Roosevelt had tested the limits of partisanship and found that he badly underestimated the strength of norms surrounding the constitution and the courts. It’s also notable that his idea was killed not by Republicans, but by his fellow Democrats.
In March 1937, [the often deplorable] Senator Burton Wheeler (D-Montana) warned against the precedent that FDR’s plan would create.
Create now a political court to echo the ideas of the Executive and you have created a weapon. A weapon which, in the hands of another President in times of war or other hysteria, could well be an instrument of destruction. A weapon that can cut down those guaranties of liberty written into your great document by the blood of your forefathers and that can extinguish your right of liberty, of speech, of thought, of action, and of religion. A weapon whose use is only dictated by the conscience of the wielder.
More than 80 years later, Democrats should re-read Wheeler’s advice and once again scrap a truly awful idea.
There are now 42 days to go.
1. A Troll Exposed
This is an amazing story. And the reaction is pretty amazing too.
The managing editor of the prominent conservative website RedState has spent months trashing U.S. officials tasked with combating COVID-19, dubbing White House coronavirus task force member Dr. Anthony Fauci a “mask nazi,” and intimating that government officials responsible for the pandemic response should be executed.
But that writer, who goes by the pseudonym “streiff,” isn’t just another political blogger. The Daily Beast has discovered that he actually works in the public affairs shop of the very agency that Fauci leads.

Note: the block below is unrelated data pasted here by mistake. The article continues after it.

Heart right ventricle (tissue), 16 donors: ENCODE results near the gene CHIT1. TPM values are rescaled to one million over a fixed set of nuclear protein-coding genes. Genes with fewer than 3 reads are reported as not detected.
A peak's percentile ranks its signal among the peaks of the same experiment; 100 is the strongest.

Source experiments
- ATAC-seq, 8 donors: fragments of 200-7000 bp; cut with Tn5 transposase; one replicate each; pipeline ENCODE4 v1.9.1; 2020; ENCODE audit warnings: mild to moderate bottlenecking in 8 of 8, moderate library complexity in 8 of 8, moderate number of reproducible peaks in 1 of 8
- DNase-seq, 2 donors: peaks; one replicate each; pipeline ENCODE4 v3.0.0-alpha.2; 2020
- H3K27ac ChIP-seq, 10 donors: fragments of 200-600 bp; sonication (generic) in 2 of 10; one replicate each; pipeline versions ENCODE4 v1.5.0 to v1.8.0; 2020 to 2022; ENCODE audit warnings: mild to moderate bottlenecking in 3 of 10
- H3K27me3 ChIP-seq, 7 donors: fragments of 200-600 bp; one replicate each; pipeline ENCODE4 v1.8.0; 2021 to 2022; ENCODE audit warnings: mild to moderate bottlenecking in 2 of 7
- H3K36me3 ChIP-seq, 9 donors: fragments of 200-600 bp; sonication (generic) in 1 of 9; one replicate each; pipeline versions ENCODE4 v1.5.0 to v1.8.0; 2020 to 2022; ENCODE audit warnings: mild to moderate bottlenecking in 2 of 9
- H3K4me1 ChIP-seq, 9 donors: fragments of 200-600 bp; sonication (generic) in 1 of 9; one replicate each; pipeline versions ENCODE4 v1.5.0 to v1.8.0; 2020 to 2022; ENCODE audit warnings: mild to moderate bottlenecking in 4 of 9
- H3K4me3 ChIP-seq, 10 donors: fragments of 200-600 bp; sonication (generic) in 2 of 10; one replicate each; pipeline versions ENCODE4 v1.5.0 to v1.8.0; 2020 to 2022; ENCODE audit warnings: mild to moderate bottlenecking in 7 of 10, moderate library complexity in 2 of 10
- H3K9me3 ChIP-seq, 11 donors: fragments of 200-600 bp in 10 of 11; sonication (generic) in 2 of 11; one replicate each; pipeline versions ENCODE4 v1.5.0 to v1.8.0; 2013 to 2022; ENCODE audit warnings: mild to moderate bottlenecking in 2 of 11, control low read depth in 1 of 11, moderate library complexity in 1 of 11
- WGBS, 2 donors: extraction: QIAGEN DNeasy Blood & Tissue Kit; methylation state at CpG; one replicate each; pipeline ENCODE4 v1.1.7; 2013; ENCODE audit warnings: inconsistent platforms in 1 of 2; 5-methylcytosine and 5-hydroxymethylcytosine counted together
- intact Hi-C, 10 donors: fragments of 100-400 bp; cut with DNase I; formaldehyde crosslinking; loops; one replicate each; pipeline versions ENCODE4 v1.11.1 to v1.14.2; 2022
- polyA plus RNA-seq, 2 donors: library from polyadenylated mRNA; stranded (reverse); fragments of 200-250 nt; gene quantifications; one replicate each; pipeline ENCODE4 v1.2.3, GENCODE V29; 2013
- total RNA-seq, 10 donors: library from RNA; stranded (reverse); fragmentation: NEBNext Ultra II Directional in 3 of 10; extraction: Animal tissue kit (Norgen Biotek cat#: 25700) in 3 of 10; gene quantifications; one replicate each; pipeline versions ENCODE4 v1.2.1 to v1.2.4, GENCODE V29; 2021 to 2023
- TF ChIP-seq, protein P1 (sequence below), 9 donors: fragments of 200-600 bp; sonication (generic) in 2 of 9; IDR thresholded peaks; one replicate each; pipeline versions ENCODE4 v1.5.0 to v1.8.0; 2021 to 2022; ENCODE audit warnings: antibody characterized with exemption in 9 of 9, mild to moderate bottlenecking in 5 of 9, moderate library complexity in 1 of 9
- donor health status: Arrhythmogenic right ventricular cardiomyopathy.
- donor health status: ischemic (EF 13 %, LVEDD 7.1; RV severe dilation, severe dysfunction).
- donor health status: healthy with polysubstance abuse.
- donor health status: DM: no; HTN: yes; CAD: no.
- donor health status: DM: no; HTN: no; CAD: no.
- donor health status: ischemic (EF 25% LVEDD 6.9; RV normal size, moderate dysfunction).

The reaction: sub-optimal.
2. SCOTUS Helps McConnell, Hurts Trump
As usual, a smart take from Josh Kraushaar:
he heated battle over filling the late Ruth Bader Ginsburg’s Supreme Court seat means a lot more to Senate Majority Leader Mitch McConnell than it does to President Trump, politically speaking.
The fight over the Supreme Court will have some marginal benefits for Joe Biden and downballot Democrats. Early polling suggests that a clear majority of voters favor the principle that the next president should choose the nominee. The abject Republican hypocrisy of arguing against confirming a Supreme Court justice in 2016 only to abandon that arbitrary principle now when the tables are turned is likely to alienate any remaining nonpartisan voters up for grabs. Even the most qualified, engaging nominee will be seen through a partisan prism, making it harder for a Trump-appointed justice to win majority public support.
A basic rule of politics is that the party that feels more aggrieved over a particular issue will end up holding the political advantage.
1. The Death Cult Comes For Its Own
(H/T) Tom Nichols:
2. The Best Words
1. To Counter China, We Must Strengthen Ties with Europe
Shay Khatiri and Dalibor Rohac in today’s Bulwark:
China does not pose a challenge exclusively to the United States. It poses a threat to the entire free world. As AEI’s Kori Schake argues in her 2017 book Safe Passage, China aspires to remake the world order in its own image: unfree, corrupt, and mercantilist. Preventing its rise to hegemony is therefore in the collective interest of the United States and its European allies—as well as other democracies around the world. If the next administration does not want to see Europe accommodate China because Europeans feel that America is no longer a reliable partner, it ought to make repairing its ties with the old continent its single most important foreign policy priority.